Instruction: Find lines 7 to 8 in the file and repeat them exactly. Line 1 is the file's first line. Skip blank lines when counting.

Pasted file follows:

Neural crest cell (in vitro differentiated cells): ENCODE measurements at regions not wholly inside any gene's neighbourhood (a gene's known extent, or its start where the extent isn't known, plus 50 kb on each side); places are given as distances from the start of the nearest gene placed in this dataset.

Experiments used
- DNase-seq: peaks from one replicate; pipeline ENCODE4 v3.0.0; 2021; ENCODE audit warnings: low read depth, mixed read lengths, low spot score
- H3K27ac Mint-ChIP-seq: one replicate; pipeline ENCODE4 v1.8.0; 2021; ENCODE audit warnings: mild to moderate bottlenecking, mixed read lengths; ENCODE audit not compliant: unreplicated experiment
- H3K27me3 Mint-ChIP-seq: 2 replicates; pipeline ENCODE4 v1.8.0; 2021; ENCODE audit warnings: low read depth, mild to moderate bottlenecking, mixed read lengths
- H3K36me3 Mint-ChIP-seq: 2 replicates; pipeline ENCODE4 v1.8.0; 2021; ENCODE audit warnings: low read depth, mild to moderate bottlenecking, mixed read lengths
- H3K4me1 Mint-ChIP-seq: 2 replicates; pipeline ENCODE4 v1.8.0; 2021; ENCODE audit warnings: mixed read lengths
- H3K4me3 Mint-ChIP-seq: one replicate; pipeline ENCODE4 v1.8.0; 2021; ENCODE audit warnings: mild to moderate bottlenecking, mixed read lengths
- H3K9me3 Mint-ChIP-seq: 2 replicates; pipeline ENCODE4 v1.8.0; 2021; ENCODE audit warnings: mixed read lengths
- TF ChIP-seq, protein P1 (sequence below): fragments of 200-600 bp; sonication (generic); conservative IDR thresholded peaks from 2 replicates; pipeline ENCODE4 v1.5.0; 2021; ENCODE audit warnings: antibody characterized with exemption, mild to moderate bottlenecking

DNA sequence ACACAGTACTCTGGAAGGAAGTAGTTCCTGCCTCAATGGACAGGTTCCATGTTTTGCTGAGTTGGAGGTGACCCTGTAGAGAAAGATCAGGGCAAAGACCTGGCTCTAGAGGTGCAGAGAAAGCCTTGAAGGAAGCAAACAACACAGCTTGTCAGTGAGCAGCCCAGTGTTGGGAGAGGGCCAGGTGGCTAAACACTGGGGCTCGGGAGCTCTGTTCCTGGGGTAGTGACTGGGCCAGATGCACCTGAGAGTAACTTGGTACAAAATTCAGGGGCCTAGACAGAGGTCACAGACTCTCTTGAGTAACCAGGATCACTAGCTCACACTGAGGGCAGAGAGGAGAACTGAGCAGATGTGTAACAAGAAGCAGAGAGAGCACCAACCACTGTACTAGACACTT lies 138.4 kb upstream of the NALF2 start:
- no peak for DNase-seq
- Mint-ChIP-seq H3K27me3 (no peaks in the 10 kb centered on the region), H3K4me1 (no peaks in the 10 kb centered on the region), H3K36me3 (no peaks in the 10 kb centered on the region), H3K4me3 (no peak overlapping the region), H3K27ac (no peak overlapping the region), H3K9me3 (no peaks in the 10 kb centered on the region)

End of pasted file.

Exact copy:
- H3K4me1 Mint-ChIP-seq: 2 replicates; pipeline ENCODE4 v1.8.0; 2021; ENCODE audit warnings: mixed read lengths
- H3K4me3 Mint-ChIP-seq: one replicate; pipeline ENCODE4 v1.8.0; 2021; ENCODE audit warnings: mild to moderate bottlenecking, mixed read lengths